Getting some good news for a change, Johnson & Johnson ranks fourth among all companies in Newsweek's annual Green Rankings, ahead of other pharmaceuticals that made the top 100, including: Baxter, BMS, Allergan, Pfizer, Abbott, Lilly, Merck, and Hospira.
At the Bioprocess International Conference in Raleigh this week, keynote speaker Paul McKenzie showed that he is taking some of the thinking that he had brought to BMS (read on for a 2007 cover story interview touching on this work) to Centocor, only now he is moving the effort...
Sadly, this year will bring bad news, in the form of pink slips, for thousands of U.S. workers in a number of industries, as The Guardian recently reported (Click here for a sobering update). BMS leads the pharma pack just now.
GSK just announced today that it would be eliminating 900 jobs at its facility in Cidra, Puerto Rico. More from the International Herald Tribune. But Pharmalot reports that BMS will be announcing major cuts in December. Unfortunately, it is far from the only pharma or bio company in job-cutting mode.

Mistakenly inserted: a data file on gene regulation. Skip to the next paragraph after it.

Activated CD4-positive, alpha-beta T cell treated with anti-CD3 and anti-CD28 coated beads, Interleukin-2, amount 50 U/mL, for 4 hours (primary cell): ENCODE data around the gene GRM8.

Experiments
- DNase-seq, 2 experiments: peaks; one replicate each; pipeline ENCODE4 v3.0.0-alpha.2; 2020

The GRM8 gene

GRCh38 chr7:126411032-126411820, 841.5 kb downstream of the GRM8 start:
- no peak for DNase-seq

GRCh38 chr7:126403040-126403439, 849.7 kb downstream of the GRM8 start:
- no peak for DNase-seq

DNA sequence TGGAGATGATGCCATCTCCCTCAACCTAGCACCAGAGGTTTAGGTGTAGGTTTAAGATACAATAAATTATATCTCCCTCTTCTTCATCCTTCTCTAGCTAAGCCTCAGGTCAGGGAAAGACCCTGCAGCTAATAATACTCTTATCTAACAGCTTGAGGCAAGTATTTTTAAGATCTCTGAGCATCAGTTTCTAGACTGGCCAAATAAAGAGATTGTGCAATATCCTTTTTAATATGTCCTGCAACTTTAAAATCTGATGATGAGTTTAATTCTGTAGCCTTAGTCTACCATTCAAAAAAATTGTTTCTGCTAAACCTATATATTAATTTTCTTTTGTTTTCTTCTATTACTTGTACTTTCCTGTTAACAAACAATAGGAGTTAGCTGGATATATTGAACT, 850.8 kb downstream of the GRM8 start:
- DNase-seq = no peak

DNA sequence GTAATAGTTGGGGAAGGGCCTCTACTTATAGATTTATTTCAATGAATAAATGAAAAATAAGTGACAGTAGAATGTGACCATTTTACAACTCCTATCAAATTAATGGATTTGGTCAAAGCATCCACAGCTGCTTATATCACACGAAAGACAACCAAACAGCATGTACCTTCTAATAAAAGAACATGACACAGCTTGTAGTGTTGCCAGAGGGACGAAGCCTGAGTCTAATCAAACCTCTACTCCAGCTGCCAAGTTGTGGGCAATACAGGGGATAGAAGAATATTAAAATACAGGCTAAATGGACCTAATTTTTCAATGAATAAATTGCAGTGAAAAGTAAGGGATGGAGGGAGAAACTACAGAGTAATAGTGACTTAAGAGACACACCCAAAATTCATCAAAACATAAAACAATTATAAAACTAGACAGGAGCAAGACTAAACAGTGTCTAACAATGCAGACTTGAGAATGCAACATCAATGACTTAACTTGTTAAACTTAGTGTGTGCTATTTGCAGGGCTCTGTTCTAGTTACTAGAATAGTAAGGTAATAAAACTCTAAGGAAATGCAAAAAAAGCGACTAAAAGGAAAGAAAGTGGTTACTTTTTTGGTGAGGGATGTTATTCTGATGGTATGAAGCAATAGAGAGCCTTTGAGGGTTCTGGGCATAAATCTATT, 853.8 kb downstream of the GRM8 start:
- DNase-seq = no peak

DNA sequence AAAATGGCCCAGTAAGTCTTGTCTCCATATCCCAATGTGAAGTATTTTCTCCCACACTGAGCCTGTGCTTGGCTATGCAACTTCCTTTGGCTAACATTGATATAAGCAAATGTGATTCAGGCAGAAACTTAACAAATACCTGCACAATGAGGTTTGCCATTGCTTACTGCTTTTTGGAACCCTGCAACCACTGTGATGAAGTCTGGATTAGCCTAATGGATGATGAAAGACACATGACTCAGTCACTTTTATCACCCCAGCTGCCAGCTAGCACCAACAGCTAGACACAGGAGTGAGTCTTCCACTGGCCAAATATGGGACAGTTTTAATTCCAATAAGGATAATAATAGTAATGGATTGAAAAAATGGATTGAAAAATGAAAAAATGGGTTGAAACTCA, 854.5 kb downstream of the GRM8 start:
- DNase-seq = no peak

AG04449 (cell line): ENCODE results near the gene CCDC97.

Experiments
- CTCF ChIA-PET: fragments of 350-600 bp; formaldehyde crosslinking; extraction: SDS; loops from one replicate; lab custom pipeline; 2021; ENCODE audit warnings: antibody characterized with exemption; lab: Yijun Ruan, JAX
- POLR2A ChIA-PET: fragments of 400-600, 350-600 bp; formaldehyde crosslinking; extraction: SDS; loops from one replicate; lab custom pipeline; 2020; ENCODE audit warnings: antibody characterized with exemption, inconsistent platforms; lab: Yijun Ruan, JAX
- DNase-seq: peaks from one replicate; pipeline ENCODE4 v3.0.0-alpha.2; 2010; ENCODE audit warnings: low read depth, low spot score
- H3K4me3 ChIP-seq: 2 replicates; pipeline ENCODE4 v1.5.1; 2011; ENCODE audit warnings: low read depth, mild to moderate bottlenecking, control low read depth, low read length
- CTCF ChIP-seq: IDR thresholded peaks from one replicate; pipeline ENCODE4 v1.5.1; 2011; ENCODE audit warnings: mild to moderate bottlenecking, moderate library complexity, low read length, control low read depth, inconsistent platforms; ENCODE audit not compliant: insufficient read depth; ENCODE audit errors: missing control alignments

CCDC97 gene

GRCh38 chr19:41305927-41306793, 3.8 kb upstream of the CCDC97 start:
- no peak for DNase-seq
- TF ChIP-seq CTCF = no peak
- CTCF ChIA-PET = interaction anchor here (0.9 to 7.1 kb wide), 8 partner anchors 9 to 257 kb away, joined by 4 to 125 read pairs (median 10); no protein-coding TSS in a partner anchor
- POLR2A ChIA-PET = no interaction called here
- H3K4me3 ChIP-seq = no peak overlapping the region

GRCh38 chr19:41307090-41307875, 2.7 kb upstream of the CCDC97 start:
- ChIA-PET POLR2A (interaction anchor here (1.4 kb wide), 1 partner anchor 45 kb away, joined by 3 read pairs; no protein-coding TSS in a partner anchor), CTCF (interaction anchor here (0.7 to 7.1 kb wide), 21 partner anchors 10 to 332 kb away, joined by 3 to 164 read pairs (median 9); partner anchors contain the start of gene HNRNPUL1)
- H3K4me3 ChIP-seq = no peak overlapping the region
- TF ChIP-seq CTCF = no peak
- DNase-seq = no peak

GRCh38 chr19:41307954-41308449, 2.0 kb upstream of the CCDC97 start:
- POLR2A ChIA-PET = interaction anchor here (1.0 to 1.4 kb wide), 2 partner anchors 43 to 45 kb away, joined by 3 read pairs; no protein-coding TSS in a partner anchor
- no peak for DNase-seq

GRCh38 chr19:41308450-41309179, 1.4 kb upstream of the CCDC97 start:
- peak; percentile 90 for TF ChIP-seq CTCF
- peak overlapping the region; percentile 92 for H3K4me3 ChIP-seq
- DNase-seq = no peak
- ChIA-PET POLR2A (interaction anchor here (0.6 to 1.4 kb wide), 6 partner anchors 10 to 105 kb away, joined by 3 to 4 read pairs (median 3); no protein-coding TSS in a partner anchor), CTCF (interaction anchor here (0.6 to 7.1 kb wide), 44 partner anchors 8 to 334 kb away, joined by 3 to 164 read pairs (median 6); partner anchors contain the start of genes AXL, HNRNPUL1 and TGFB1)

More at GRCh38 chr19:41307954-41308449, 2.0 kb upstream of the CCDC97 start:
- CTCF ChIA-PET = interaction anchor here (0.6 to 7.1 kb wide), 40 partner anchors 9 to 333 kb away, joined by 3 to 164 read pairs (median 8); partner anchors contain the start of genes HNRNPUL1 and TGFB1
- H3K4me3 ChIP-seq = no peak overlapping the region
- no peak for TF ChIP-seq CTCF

I hate posting news like this. BMS plans to cut staff later this year, mainly in "back office" and "infrastructure" positions (translation: IT, manufacturing and operations?) More from CNN But this morning, Bloomberg reports that J&J also plans to reduce its workforce by 4% this year. More from this morning's news.
The Leadership Sphere blog just reviewed the classic business book "Good to Great," with some insights on leaders and one pharma industry leader in particular. The best leaders combine personal humility with intense professional will and resolve.
We'd developed an RSS feed of Bloomberg and AP clips pertinent to pharma, but let it slide a bit, due to technical issues and the fact that Bloomberg et al. didn't cover the drug industry (at least on TV) as much as they generally do, in May.
BMS had a good day yesterday: courts upheld its patent for Plavix (a $6-billion world market) and blocked Apotex's generic version, while FDA announced that it would accelerate review of BMS's new breast cancer drug. Bloomberg aired a report on all this yesterday. Watch the clip here.
Yesterday's FDA panel rejection of Sanofi's weight loss drug Acomplia could mean trouble ahead for Pfizer and Merck, which are now in Phase III testing of drugs with similar modes of action (targeting endocannabinoid receptors), The Science Daily reported yesterday.